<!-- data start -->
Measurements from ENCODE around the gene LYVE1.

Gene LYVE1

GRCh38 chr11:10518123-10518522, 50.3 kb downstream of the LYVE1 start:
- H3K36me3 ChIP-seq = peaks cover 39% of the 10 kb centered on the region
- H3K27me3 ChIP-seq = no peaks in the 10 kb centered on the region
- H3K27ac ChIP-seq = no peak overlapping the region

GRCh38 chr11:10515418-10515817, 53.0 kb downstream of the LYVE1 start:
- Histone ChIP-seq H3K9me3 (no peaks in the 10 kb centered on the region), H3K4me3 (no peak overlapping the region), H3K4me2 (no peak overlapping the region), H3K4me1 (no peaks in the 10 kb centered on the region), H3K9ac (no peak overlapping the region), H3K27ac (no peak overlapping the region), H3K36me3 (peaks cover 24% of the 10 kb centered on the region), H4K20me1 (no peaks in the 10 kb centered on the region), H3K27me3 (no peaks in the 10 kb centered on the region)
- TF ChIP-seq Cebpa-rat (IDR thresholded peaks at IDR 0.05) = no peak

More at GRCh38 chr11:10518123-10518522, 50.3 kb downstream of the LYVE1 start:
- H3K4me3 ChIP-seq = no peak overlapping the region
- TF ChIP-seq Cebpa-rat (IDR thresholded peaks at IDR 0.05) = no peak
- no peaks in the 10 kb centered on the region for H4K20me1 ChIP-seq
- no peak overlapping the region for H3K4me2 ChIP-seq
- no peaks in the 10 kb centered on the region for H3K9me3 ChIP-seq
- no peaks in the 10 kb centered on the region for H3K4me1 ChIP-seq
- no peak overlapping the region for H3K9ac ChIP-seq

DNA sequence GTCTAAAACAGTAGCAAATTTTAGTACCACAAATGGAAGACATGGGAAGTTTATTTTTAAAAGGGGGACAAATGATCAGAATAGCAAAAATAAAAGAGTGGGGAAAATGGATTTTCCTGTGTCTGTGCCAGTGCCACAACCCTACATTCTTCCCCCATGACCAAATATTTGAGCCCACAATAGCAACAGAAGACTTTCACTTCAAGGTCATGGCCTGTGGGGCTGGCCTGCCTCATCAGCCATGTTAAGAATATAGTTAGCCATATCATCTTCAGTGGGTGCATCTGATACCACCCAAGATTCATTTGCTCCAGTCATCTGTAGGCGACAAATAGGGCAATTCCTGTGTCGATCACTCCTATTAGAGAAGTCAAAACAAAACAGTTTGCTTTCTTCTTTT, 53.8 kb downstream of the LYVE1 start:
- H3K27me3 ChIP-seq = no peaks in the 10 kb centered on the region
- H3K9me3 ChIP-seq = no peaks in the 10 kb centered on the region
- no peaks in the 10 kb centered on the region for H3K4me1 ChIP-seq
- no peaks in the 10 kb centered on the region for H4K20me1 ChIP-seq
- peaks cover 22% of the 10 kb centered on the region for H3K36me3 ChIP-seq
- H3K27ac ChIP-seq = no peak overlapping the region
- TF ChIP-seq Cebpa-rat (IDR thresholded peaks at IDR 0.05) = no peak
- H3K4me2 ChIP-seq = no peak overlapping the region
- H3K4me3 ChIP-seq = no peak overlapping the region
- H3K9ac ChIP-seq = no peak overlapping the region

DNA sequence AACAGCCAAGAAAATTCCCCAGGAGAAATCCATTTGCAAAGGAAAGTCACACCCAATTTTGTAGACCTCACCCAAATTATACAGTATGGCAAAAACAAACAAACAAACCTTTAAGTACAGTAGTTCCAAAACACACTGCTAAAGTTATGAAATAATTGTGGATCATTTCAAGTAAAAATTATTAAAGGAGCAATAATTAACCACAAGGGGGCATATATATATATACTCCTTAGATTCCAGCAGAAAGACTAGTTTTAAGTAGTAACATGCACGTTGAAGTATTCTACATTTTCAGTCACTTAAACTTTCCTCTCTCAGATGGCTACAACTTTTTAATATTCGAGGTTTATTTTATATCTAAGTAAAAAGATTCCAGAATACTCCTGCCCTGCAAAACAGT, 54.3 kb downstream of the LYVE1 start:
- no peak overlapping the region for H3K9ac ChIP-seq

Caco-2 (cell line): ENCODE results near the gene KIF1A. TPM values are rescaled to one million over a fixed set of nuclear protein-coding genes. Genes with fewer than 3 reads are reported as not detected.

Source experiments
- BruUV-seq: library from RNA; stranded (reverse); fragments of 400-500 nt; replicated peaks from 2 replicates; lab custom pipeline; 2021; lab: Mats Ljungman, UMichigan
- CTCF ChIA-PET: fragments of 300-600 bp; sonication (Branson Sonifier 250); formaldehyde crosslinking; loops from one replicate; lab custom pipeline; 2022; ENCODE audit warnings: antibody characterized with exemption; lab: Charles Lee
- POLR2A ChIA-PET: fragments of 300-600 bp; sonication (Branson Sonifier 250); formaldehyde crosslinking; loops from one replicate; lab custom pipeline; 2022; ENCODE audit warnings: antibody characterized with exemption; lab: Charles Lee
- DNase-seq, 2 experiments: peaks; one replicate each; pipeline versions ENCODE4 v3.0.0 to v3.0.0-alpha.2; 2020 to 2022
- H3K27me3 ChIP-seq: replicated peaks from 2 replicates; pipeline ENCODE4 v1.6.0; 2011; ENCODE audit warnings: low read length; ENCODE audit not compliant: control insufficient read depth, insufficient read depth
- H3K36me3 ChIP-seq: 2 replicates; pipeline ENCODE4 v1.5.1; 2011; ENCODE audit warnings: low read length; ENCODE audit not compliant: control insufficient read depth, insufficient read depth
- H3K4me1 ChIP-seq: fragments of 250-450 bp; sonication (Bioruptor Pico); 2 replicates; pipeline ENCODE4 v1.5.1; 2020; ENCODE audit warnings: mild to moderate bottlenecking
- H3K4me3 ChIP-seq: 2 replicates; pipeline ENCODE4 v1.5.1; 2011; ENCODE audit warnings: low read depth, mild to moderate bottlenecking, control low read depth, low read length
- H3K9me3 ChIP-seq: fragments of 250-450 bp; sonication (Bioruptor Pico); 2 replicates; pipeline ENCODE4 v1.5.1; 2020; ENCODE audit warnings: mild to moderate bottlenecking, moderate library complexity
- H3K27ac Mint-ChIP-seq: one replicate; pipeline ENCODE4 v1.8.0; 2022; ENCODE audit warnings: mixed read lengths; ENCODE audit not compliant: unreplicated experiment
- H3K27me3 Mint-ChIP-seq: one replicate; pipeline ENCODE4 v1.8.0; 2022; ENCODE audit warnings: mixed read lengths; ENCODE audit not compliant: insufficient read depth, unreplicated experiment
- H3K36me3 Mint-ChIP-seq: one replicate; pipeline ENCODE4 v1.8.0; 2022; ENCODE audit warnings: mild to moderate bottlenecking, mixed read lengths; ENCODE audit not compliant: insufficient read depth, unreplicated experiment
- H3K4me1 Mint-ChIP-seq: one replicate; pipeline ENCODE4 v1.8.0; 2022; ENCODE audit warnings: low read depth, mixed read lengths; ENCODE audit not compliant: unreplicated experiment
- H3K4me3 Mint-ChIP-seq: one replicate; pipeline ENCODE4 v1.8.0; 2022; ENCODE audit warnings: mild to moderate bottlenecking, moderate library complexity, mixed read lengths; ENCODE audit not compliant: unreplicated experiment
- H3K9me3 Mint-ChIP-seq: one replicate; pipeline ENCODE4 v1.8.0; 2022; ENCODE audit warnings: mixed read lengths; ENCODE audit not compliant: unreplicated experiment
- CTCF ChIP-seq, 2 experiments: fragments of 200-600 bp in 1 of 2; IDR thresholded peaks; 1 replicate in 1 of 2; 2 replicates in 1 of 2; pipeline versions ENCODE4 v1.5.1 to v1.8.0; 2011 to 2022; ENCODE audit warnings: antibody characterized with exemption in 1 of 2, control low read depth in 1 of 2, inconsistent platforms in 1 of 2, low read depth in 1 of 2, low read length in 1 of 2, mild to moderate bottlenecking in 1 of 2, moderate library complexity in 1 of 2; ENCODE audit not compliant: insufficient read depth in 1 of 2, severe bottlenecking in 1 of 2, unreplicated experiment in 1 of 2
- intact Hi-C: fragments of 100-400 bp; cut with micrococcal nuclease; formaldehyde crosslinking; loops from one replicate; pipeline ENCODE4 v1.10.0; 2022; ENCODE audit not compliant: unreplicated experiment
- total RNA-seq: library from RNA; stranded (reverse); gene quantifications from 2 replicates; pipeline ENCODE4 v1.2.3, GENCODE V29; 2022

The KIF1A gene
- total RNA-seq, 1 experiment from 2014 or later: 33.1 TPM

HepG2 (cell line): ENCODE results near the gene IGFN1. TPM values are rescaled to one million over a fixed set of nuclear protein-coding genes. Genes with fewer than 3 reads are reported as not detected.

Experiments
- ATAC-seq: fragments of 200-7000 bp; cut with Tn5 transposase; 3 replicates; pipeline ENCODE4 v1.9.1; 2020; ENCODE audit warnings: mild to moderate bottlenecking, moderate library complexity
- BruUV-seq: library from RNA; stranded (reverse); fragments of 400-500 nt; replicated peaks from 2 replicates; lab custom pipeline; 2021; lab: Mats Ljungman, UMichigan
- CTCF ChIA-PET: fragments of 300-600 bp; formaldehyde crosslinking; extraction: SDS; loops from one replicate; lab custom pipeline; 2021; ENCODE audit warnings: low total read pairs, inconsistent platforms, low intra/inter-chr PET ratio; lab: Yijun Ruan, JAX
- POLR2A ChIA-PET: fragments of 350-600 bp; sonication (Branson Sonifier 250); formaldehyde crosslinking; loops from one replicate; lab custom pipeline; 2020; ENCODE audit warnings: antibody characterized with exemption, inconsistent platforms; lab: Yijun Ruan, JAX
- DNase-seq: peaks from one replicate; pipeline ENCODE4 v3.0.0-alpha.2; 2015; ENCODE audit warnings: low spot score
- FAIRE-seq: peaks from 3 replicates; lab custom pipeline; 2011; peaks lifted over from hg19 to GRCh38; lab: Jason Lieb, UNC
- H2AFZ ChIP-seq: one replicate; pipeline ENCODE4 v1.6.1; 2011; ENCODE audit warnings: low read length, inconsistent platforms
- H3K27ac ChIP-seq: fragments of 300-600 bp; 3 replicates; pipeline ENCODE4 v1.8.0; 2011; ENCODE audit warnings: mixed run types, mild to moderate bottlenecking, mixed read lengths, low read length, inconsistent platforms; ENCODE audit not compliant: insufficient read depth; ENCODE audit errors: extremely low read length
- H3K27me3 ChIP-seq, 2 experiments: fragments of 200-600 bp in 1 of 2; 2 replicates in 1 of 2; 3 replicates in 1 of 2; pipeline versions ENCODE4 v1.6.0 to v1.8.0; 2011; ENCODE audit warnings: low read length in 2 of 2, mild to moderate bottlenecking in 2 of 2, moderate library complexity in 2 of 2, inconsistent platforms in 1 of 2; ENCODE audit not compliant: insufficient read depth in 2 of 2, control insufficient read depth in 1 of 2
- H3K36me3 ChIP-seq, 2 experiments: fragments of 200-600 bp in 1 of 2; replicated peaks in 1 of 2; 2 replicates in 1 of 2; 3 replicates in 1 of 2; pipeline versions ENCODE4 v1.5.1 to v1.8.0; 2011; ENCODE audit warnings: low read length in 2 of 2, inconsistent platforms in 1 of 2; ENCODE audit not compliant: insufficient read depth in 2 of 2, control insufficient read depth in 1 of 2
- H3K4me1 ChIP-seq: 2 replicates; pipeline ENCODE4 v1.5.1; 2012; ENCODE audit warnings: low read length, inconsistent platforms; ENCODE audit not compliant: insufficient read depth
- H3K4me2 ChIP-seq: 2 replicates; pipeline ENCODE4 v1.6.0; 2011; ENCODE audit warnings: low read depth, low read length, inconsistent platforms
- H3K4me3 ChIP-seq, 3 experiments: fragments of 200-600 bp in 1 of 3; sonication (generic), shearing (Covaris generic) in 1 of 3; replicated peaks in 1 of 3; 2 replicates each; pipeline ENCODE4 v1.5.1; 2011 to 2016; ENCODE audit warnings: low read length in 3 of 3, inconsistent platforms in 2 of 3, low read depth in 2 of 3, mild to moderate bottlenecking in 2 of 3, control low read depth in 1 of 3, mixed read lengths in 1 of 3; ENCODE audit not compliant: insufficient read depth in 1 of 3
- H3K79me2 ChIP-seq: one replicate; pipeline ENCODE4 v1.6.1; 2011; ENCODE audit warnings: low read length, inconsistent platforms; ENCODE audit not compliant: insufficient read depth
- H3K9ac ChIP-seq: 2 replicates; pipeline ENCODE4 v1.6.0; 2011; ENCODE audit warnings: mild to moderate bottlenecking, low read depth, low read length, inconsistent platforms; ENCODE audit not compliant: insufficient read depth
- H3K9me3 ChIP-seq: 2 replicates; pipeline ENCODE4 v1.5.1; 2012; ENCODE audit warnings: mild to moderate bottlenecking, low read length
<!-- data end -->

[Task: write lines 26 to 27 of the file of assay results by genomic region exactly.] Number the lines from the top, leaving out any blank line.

- H3K4me2 ChIP-seq = no peak overlapping the region
- H3K4me3 ChIP-seq = no peak overlapping the region